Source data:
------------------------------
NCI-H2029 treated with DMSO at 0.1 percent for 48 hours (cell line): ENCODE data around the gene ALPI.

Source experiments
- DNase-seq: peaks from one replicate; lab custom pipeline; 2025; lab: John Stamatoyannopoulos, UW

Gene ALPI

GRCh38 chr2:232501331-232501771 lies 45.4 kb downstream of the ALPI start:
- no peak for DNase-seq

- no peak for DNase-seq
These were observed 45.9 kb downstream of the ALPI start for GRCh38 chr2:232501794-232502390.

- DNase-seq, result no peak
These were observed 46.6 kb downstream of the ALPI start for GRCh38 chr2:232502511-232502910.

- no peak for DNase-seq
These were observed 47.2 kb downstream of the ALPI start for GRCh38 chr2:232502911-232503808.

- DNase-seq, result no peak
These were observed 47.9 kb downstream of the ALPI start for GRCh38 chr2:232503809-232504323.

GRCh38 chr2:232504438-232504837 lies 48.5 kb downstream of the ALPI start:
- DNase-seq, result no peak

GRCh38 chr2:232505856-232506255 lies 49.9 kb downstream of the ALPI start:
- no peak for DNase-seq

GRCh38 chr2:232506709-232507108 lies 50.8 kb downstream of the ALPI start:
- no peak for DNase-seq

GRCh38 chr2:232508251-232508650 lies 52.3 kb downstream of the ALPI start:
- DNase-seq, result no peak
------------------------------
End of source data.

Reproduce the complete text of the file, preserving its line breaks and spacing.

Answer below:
NCI-H2029 treated with DMSO at 0.1 percent for 48 hours (cell line): ENCODE data around the gene ALPI.

Source experiments
- DNase-seq: peaks from one replicate; lab custom pipeline; 2025; lab: John Stamatoyannopoulos, UW

Gene ALPI

GRCh38 chr2:232501331-232501771 lies 45.4 kb downstream of the ALPI start:
- no peak for DNase-seq

- no peak for DNase-seq
These were observed 45.9 kb downstream of the ALPI start for GRCh38 chr2:232501794-232502390.

- DNase-seq, result no peak
These were observed 46.6 kb downstream of the ALPI start for GRCh38 chr2:232502511-232502910.

- no peak for DNase-seq
These were observed 47.2 kb downstream of the ALPI start for GRCh38 chr2:232502911-232503808.

- DNase-seq, result no peak
These were observed 47.9 kb downstream of the ALPI start for GRCh38 chr2:232503809-232504323.

GRCh38 chr2:232504438-232504837 lies 48.5 kb downstream of the ALPI start:
- DNase-seq, result no peak

GRCh38 chr2:232505856-232506255 lies 49.9 kb downstream of the ALPI start:
- no peak for DNase-seq

GRCh38 chr2:232506709-232507108 lies 50.8 kb downstream of the ALPI start:
- no peak for DNase-seq

GRCh38 chr2:232508251-232508650 lies 52.3 kb downstream of the ALPI start:
- DNase-seq, result no peak